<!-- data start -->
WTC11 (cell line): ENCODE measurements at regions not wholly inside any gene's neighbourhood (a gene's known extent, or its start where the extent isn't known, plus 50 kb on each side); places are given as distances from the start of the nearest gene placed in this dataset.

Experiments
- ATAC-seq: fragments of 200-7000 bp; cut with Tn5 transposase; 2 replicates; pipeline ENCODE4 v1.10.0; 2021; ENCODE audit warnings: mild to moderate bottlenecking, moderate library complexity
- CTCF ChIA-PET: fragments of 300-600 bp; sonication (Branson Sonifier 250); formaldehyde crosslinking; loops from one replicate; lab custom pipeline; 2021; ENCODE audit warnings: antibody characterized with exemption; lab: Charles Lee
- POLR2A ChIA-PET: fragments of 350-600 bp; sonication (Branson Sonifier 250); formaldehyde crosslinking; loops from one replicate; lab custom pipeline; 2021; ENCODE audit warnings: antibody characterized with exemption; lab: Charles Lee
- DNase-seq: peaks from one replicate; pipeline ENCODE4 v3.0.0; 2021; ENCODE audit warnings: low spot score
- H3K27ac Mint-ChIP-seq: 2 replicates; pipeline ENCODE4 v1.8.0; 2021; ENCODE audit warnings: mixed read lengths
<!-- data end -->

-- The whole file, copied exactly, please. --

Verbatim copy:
WTC11 (cell line): ENCODE measurements at regions not wholly inside any gene's neighbourhood (a gene's known extent, or its start where the extent isn't known, plus 50 kb on each side); places are given as distances from the start of the nearest gene placed in this dataset.

Experiments
- ATAC-seq: fragments of 200-7000 bp; cut with Tn5 transposase; 2 replicates; pipeline ENCODE4 v1.10.0; 2021; ENCODE audit warnings: mild to moderate bottlenecking, moderate library complexity
- CTCF ChIA-PET: fragments of 300-600 bp; sonication (Branson Sonifier 250); formaldehyde crosslinking; loops from one replicate; lab custom pipeline; 2021; ENCODE audit warnings: antibody characterized with exemption; lab: Charles Lee
- POLR2A ChIA-PET: fragments of 350-600 bp; sonication (Branson Sonifier 250); formaldehyde crosslinking; loops from one replicate; lab custom pipeline; 2021; ENCODE audit warnings: antibody characterized with exemption; lab: Charles Lee
- DNase-seq: peaks from one replicate; pipeline ENCODE4 v3.0.0; 2021; ENCODE audit warnings: low spot score
- H3K27ac Mint-ChIP-seq: 2 replicates; pipeline ENCODE4 v1.8.0; 2021; ENCODE audit warnings: mixed read lengths